The key Canucks in the mix are J.T. Miller at forward, Quinn Hughes on defense and Thatcher Demko in goal.

Points aren't the be-all, end-all in these selections — especially when so much of the math is about making sure that every team is represented. Having a Pacific Division host team may cut Vancouver's representation, too — the home squad usually gets an extra spot or two.

Anyway, here's a look at how the Canucks' candidates stack up against their division rivals, numbers-wise.

Thanks to the lull in the Canucks' schedule, Miller has slipped out of his top-10 spot in the NHL scoring race. He's in a tie for 16th as of Thursday morning, with 36 points in 35 games.

The Pacific Division forwards above him: McDavid and Draisaitl (53 points), Timo Meier (39 points) and Johnny Gaudreau (38 points). Miller is tied with Troy Terry of Anaheim and Chandler Stephenson of Vegas at 36.

Now with 28 points in 36 games, Quinn Hughes sits ninth in the league in scoring by defensemen. He's tops in the Pacific Division, points-wise, with Brent Burns (26 points), Shea Theodore (25 points) and Alex Pietrangelo (24 points) just behind him.

As for the goalies — even with the break, Thatcher Demko still sits fourth overall in minutes played and tops the Pacific Division, just ahead of John Gibson and Connor Hellebuyck.

Demko's 15 wins has him tied with Robin Lehner for tops in the Pacific. Hellebuyck has 13, while Gibson, Jacob Markstrom and Mikko Koskinen (!) each have 12.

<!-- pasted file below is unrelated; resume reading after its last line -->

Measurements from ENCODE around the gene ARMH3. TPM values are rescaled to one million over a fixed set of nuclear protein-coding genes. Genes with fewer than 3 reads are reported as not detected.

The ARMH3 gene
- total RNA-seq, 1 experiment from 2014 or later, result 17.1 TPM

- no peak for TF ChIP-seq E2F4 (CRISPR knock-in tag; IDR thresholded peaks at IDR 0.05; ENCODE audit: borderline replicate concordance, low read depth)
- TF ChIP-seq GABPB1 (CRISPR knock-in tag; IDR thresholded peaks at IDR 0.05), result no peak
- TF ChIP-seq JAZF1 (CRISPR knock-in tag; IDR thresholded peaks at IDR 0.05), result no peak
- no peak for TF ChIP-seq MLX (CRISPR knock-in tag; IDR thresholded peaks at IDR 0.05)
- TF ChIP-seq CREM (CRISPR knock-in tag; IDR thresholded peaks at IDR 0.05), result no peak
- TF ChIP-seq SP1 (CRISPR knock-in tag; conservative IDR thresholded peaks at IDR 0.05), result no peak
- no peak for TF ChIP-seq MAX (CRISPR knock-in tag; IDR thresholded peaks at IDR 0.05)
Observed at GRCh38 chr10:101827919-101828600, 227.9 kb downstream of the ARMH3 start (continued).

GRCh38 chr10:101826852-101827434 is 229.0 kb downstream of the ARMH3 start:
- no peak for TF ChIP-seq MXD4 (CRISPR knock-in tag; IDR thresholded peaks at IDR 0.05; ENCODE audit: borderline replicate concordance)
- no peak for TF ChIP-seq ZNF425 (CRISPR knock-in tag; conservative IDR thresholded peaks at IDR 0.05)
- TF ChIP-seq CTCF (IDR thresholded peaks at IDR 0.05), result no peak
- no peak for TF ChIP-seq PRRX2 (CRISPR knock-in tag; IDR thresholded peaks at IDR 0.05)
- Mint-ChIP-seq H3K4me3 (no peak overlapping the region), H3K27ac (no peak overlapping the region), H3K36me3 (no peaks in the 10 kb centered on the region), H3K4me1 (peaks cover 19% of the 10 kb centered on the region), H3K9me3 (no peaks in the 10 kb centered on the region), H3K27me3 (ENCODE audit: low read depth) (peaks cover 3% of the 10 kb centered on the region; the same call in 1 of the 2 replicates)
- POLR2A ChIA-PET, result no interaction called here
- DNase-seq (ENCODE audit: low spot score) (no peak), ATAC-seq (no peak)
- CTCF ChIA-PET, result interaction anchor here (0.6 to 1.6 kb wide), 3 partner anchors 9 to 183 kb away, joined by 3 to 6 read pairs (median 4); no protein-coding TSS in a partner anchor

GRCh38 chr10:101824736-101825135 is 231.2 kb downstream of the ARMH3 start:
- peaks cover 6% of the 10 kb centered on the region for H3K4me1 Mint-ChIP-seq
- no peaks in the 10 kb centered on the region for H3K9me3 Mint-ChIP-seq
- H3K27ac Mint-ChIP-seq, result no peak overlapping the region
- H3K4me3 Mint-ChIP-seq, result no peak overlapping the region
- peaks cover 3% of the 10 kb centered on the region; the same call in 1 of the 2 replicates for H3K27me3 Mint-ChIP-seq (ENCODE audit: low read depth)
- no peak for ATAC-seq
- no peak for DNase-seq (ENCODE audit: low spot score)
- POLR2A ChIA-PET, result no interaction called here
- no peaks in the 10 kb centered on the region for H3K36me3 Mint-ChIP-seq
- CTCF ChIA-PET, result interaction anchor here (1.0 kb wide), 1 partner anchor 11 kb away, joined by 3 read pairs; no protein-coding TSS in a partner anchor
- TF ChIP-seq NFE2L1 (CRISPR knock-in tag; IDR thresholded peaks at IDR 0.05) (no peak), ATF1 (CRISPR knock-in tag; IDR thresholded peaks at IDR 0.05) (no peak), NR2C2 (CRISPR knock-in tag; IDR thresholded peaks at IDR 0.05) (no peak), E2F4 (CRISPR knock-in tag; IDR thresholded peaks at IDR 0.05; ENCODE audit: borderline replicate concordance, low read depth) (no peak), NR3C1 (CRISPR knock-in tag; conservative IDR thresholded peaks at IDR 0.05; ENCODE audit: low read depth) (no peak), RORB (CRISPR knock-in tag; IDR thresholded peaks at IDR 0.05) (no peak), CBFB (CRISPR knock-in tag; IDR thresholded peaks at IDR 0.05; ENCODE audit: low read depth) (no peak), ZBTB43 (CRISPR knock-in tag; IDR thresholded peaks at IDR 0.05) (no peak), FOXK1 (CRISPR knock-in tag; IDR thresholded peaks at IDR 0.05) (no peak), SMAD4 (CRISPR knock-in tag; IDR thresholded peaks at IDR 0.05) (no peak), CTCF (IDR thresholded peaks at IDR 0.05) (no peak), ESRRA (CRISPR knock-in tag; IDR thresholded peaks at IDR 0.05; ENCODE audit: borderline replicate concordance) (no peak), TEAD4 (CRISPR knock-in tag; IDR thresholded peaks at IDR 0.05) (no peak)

Of the goalies with 10 or more wins, Markstrom has the best save percentage in the Pacific (.926), followed by Jonathan Quick (.921). Demko and Gibson are tied at .917.

The order for goals-against average is exactly the same: Markstrom (2.15), then Quick (2.4), then Demko and Gibson deadlocked (2.64).

With those numbers, Quick could get the nod for the Kings — especially since he has been far-and-away the best player on his resurgent team this year. Johnny Gaudreau could certainly represent Calgary, so I don't know if Markstrom's a lock. But the veteran Gibson could grab that second spot, especially if the powers that be don't want to use a forward spot on Troy Terry.

All Star is a nightmare for goalies anyway, right? It'd be an honour for Demko to get selected, but he'd probably rather take a pass.

I think Hughes will get a spot and that might be it, especially if the first-place Golden Knights grab three out of the 12 available slots.

Enjoy the game!